Prevention & Support

Addiction Support for Families and Loved Ones

By Mark Reynolds, Addiction Specialist

It can be difficult watching someone you love struggle with addiction. As the person suffering from addiction becomes changed through the illness, they may become withdrawn, angry, volatile, aggressive, or depressed. It can feel as if the person you love has become someone else. Addiction affects not only the addict, but also his or her family and loved ones as well. If someone you love is suffering from addiction, he or she needs support, but so do you. Addiction is truly a family affair.

Drug treatment programs vary widely. Medical detox programs, outpatient treatment, aftercare programs, individual counseling, group counseling, and court programs all exist to help those coping with drug addictions. Family therapy programs also exist to help support families of those with drug addictions.

Crystal methamphetamine addiction, like other addictions, can have a profound effect on everyone it touches. While it can be easy to focus solely on the crystal meth addict, the best treatment approach is one that incorporates the entire family as a whole. Family support treatment can be beneficial in several ways.

First, a family support program helps the relatives learn to provide a positive, supportive environment for the person battling the addiction. Families often fall into negative coping patterns that not only do not help the addict, they can actually worsen the addictive behaviors. Addiction support groups for families can help them alter the coping patterns they have developed in order to survive the months and even years of addiction their loved one has experienced.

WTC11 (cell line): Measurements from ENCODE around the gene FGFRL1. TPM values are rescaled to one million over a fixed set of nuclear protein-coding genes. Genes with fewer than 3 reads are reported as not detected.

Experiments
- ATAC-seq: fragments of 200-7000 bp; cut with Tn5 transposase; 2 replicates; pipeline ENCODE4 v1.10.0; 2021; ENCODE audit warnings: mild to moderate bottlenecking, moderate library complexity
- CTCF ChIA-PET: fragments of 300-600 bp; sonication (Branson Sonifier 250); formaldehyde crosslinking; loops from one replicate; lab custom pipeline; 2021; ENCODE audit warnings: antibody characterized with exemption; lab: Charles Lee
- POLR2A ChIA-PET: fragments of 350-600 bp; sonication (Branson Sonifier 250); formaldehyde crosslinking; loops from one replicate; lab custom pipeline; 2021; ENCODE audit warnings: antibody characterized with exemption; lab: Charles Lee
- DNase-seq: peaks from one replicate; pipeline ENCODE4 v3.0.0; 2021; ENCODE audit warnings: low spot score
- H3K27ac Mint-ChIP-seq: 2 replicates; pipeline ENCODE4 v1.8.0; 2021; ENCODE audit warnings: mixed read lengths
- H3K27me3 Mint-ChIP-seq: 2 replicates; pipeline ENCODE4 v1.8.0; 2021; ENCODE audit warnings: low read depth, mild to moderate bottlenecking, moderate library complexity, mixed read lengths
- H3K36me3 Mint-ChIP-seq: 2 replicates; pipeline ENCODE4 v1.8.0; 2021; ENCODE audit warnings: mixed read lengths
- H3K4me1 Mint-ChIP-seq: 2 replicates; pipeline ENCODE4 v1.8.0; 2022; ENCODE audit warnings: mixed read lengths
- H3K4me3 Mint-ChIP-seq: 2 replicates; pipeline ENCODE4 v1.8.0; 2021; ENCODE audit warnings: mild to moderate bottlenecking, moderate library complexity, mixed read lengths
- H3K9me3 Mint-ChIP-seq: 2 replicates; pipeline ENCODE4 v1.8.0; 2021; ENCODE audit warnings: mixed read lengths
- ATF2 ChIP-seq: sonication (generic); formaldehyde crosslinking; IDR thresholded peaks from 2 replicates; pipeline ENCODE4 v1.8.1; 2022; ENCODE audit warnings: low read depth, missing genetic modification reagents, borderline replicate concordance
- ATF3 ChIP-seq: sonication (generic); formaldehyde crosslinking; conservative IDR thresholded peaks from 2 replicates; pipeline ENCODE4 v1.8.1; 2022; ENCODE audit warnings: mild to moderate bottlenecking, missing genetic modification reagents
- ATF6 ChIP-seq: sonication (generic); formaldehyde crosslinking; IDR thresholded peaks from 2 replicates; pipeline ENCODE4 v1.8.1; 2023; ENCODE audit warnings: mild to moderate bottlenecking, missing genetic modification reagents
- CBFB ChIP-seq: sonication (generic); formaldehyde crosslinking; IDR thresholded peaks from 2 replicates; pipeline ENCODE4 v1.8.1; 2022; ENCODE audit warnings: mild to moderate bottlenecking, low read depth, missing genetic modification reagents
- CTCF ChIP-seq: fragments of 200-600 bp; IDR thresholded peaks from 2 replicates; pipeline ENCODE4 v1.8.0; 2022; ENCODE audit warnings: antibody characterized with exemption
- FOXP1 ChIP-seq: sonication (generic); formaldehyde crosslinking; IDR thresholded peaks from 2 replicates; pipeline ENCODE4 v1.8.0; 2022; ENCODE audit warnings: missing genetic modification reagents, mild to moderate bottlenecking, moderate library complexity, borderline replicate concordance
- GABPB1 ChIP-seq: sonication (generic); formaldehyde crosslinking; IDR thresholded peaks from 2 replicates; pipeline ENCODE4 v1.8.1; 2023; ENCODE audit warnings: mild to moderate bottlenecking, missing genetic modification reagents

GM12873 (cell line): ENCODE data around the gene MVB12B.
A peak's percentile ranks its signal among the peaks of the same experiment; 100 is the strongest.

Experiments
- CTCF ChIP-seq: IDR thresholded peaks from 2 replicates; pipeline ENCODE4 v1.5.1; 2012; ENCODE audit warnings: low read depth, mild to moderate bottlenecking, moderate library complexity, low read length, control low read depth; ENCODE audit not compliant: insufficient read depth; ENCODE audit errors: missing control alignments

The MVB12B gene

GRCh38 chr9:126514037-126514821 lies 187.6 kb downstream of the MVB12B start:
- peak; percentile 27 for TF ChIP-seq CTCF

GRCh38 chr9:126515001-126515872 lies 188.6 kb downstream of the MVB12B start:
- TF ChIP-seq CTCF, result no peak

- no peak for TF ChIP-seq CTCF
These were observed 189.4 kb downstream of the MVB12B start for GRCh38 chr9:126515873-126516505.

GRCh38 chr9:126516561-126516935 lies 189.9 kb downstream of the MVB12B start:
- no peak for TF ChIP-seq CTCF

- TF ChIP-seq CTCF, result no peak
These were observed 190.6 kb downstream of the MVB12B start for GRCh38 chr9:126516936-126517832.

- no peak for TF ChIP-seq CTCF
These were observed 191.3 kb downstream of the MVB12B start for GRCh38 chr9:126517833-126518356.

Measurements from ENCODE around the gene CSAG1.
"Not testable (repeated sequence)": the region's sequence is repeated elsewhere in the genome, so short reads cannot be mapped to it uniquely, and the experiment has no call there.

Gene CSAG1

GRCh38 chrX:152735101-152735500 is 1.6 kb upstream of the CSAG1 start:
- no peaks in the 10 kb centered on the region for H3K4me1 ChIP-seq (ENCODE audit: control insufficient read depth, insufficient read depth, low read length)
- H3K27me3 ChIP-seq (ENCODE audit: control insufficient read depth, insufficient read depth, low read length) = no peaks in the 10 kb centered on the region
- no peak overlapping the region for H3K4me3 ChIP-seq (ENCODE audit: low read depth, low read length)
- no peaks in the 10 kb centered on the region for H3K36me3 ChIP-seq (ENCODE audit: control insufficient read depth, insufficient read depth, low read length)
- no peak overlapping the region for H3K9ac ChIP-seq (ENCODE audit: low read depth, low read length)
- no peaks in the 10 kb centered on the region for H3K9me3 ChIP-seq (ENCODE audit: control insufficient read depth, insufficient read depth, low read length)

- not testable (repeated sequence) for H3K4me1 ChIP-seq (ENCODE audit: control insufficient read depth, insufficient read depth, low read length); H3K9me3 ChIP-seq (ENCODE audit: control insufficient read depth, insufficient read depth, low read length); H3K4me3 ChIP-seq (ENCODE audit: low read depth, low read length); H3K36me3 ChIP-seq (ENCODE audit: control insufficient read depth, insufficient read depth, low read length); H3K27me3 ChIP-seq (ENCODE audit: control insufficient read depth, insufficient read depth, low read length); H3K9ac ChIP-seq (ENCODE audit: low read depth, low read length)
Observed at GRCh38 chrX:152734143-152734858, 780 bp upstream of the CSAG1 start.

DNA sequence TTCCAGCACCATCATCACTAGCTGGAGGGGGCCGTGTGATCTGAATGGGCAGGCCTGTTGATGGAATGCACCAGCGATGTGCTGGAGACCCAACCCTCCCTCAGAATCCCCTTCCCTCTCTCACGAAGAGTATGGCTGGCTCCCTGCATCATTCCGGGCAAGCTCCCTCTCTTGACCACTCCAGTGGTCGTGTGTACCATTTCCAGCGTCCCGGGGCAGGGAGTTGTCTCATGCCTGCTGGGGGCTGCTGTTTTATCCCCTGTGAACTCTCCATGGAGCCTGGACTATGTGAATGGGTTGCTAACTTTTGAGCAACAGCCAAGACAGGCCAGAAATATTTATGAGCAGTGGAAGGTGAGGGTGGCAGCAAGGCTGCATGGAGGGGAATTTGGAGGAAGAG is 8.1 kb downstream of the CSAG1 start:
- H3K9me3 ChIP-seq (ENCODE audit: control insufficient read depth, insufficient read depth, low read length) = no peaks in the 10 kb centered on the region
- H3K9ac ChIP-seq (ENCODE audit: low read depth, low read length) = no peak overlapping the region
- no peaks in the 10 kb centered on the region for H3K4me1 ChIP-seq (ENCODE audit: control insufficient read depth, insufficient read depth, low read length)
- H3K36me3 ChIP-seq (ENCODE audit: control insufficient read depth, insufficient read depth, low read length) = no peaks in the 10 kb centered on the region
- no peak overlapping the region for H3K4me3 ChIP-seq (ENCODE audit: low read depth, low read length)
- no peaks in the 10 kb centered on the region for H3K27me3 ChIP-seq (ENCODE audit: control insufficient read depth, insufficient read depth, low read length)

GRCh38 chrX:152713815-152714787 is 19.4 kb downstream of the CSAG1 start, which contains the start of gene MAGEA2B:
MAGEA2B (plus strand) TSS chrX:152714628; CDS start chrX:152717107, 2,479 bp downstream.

Family support treatment secondarily educates the family about the role and consequences of addiction. Addiction is a disease that can pass from generation to generation as the harmful coping patterns learned begin to promote addictive behaviors. Support and treatment for the family can work to prevent this from happening.

Finally, supportive treatment for the family can be therapeutic. Families often suffer from the legal, physical, and financial consequences of the addictions of one of its members. Crystal meth addiction takes a heavy toll on addicts, leading them to behave in an uncharacteristic fashion. Some meth addicts turn to crime to support their habit, others neglect their children, and some have violent mood swings and abuse their loved ones. Families need the support of outsiders, to learn that they are not isolated.

Even if the addict him or herself is not yet willing or able to seek treatment, the family and loved one can still benefit from supportive services. Learning how the family adapts to sustain and enable the addict can help them stop the damaging or dysfunctional behavior and learn new, more effective adaptive behaviors.

The emotional toll of crystal meth addiction can be enormous. Family support and therapy can help open the lines of communication between the person suffering from addiction and the rest of the family. Loved ones may take on various roles to create a more normal-feeling family and to hide the addictive behavior and dysfunctional patterns. Family members may lose themselves in the addiction. Common roles include the following: